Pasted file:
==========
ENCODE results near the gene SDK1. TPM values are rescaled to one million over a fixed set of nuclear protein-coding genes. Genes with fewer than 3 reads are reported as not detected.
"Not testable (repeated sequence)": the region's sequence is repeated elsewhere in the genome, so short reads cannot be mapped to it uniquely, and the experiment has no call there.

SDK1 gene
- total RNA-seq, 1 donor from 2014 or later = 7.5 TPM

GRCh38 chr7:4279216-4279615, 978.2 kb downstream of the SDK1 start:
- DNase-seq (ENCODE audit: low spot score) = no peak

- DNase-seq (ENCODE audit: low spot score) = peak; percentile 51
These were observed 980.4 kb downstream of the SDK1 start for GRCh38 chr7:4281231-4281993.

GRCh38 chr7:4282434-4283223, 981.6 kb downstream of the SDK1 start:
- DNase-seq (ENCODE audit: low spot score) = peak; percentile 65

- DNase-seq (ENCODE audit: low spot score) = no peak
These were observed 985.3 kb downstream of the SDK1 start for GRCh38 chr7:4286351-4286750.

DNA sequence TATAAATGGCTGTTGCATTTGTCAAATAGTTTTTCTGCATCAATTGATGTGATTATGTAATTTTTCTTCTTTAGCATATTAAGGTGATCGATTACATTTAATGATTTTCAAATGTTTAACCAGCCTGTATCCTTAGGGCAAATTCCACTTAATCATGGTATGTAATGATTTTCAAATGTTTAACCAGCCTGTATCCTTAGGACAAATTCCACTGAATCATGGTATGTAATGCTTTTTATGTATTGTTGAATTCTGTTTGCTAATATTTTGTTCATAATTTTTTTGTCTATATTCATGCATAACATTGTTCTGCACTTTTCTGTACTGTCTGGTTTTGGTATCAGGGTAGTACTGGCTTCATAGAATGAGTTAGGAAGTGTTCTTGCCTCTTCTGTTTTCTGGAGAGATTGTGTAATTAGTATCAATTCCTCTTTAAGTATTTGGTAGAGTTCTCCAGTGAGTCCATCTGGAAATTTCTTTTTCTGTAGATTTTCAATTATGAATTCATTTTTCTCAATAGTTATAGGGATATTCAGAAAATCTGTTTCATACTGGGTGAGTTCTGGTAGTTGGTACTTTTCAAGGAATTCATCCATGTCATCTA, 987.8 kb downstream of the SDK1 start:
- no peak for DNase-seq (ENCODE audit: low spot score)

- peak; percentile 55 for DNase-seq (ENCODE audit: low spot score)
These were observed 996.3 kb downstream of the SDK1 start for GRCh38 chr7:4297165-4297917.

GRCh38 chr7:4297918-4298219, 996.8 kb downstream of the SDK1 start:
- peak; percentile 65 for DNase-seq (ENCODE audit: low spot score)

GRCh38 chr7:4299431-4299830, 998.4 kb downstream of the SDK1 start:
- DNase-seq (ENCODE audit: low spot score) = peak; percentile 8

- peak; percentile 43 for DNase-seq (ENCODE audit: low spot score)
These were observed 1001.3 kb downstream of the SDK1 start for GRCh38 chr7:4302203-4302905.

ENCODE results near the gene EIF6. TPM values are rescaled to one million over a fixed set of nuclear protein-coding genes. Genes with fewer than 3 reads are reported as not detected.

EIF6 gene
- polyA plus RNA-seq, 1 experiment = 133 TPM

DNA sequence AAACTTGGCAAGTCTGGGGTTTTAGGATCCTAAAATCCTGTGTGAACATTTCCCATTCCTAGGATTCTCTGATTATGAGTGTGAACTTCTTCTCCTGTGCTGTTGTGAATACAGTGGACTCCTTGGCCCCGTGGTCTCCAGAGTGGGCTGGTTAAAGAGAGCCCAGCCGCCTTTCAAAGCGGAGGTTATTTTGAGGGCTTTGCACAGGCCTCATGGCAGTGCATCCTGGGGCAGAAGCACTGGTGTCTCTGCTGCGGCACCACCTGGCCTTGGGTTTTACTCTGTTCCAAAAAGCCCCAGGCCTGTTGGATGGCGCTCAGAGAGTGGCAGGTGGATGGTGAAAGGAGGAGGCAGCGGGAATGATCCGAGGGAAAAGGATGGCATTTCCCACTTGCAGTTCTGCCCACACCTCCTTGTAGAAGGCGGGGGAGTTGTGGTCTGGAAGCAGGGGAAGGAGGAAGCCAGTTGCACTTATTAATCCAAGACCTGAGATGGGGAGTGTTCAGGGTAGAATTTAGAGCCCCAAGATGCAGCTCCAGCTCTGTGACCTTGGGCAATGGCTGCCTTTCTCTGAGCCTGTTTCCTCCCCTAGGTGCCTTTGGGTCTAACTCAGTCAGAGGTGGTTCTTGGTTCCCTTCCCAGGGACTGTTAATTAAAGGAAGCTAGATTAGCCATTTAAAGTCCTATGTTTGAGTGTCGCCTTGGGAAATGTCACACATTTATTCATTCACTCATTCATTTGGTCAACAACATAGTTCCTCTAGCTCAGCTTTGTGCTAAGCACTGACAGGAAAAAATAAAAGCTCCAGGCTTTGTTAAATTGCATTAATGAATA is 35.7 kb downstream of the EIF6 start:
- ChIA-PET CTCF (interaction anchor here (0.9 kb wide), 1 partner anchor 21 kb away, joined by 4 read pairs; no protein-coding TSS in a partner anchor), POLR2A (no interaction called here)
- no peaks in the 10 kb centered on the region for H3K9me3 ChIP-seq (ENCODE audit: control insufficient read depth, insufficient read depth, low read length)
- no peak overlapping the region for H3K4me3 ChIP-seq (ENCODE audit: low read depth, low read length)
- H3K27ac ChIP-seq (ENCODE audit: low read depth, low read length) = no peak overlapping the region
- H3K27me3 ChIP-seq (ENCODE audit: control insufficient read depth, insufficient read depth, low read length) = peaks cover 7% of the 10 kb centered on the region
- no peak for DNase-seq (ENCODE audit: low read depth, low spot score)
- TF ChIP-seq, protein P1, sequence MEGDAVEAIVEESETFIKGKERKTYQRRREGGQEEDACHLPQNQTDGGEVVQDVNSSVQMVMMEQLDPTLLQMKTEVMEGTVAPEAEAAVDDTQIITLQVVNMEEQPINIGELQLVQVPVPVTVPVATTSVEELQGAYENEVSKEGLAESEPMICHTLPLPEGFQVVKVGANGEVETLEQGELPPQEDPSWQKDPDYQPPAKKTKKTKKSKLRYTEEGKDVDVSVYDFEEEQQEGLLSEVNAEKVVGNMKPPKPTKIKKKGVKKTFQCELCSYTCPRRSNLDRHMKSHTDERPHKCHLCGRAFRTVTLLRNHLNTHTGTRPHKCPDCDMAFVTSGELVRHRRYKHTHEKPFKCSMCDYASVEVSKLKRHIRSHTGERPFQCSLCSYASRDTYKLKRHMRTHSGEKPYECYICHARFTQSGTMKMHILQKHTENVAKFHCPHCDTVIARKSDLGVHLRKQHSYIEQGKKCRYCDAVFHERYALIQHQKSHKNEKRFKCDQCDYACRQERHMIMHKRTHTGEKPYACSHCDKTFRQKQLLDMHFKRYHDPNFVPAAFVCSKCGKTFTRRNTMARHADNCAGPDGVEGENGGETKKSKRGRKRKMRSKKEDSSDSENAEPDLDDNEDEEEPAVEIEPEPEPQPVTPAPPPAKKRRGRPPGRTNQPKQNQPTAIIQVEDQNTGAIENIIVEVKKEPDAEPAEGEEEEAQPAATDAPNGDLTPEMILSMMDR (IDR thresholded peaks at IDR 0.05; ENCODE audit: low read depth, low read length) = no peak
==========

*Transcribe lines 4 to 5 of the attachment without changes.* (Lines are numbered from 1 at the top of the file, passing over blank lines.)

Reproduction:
- total RNA-seq, 1 donor from 2014 or later = 7.5 TPM

GRCh38 chr7:4279216-4279615, 978.2 kb downstream of the SDK1 start: